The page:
With Vista tanking as such, way to go, Apple, in alienating your customer base that plucks down big money for Apple product…

  24. All cell phone companies suck! You just have to pick the one that has the best plan and coverage for you.
    We all knew that the iPhone was going to be exclusive to AT&T/Cingular before we bought the phone. If you did not want to use AT&T, then you should have bought a different phone from a different provider. No one forced you to buy the phone.
    I bought an iPhone because I wanted the features that it provided (many devices rolled in to one). I was an AT&T customer and had been for several years. If the phone would have come out for use on Verzion, I would have passed on buying it.
    I did not hack my iPhone due to the warnings that Apple provided. It was your choice to hack your phone, not Apple’s.
    One of the biggest problems with living in this great country of ours is that people no longer take responsibility for their actions. It is always someone else’s fault for their problems.
    “I can’t go to college because I can’t afford it!” – get a job and pay for it.
    “I murdered that person because of the voices in my head” – no you murdered them because you are a sick piece of poo.
    “My life sucks because I have 9 children, live on welfare, am addicted to drugs, have no education, and can’t get a job!” – pick yourself up, get a job, teach your children personal responsibility.
    “My iPhone doesn’t work because I hacked it, and then Apple broke it!” – no, you hacked the phone at your own risk, even though the company told you that updates may break the phone.
    Sorry for my rant.
    P.S. – Leo, I am a huge fan and have listened to many of your podcasts for years. I was also sickened with the way TechTV was destroyed. Thanks for putting out the educational entertainment and please don’t ever retire.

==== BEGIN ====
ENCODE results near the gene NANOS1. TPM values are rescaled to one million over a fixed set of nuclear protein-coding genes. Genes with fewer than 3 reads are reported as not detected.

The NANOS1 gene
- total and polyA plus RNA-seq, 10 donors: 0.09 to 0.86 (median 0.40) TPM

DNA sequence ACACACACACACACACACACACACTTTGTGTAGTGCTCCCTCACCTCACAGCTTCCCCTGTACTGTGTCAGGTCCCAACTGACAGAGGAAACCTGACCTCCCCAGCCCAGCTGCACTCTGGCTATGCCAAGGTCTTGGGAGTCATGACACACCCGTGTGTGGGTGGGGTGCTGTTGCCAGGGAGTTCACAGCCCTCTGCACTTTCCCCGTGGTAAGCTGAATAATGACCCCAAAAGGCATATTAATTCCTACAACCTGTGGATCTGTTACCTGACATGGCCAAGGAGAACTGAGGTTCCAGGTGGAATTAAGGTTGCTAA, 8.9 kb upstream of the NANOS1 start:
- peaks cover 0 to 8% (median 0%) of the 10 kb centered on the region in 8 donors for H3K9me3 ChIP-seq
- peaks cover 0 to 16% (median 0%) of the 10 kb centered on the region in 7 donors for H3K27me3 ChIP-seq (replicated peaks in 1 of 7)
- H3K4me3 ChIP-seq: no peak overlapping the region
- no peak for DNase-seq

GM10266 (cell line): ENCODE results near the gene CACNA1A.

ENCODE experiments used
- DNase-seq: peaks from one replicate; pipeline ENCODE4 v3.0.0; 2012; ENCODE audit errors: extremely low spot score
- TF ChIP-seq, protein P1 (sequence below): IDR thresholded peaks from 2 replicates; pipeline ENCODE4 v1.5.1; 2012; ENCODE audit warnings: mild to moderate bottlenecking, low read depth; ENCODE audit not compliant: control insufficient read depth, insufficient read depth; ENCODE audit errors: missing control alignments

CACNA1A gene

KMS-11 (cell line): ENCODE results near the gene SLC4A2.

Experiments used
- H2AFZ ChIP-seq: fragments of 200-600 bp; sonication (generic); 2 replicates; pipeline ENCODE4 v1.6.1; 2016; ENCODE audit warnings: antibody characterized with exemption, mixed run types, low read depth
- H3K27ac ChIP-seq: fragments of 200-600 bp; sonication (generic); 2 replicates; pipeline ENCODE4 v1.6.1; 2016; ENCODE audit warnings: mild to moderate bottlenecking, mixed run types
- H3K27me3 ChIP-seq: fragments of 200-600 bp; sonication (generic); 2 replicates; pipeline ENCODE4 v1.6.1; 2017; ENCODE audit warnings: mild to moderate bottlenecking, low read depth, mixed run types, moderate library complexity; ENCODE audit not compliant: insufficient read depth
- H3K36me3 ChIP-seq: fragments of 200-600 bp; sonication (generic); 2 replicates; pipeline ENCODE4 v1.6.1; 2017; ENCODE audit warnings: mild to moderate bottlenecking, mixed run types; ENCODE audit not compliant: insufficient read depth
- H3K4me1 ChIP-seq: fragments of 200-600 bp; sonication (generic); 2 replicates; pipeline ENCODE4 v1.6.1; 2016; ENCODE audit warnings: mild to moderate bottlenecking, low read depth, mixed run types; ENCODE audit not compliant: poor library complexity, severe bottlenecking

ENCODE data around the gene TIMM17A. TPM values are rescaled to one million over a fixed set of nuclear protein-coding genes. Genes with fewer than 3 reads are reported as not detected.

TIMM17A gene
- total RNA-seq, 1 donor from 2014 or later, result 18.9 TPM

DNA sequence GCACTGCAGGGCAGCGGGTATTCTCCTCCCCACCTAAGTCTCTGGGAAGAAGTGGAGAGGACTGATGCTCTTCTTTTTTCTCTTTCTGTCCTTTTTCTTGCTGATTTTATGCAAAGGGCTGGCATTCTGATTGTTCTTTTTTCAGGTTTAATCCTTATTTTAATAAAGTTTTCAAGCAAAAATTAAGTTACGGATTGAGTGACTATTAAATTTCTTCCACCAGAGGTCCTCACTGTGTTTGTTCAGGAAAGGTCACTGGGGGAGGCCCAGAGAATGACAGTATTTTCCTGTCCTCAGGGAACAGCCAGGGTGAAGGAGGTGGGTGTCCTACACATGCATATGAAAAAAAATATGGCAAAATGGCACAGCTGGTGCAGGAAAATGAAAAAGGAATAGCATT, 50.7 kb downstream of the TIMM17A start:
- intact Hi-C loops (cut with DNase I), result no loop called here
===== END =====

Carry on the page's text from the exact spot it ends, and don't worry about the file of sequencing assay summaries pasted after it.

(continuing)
25. would you like some cheese with your whine?
    i don’t remember apple claiming that their first phone was going to be open sourced so anyone can do anything they want with it. give me a break. if leo had his way we’d all have g5 macbook pros and linux iphones.

  26. Just want to make something clear — I DID NOT “HACK” MY iPHONE. I simply put some third party applications on to make the device more usable for me…

  27. @Mark,Not to split hairs, but actually the government owns the road and the FCC regulates it; AT&T just leases it. The FCC may tell AT&T they can make the rules they have made, but that’s just the problem: they shouldn’t be allowed to make those rules. The people are supposed to own the government, so they should tell it to force the FCC to stop allowing its tenants to make such rules. This is a “broader issue” matter. Governments all over the world specifically prevent rules like those AT&T (and all cell providers) get away with in North America.

  28. @AndyP,You really are splitting hairs. An analogy is called an analogy because it’s not a perfect representation. If it was perfect, it would be the actual thing itself. I mean, really, “not allowed on your property”? Who says it’s parked on your property when they destroy it?
    The point is, it seems very unlikely that the bricking of the phones is accidental. I have a mental image of Jobs ranting & raving (after all, it’s well known that he’s extremely calm & collected and never rants & raves, isn’t it?) about people hacking ‘his’ phone and vowing to “get them for their impudence”.
    Do I have any hard evidence: no. But I do have one piece of circumstantial evidence that’s very, very powerful: that is, there was absolutely no need to brick the phones at all. The update could simply have checked whether any ‘unauthorized’ mods had been made and offered the owner (emphasis on owner) 2 choices:
    1) completely revert the phone back to factory default settings. After all, any $50 router can do that;
    2) cancel the upgrade.
    In fact, I strongly suspect that the upgrade does exactly the opposite; it goes looking for mods and deliberately bricks the phone in order to teach the owner a lesson. That’s juvenile.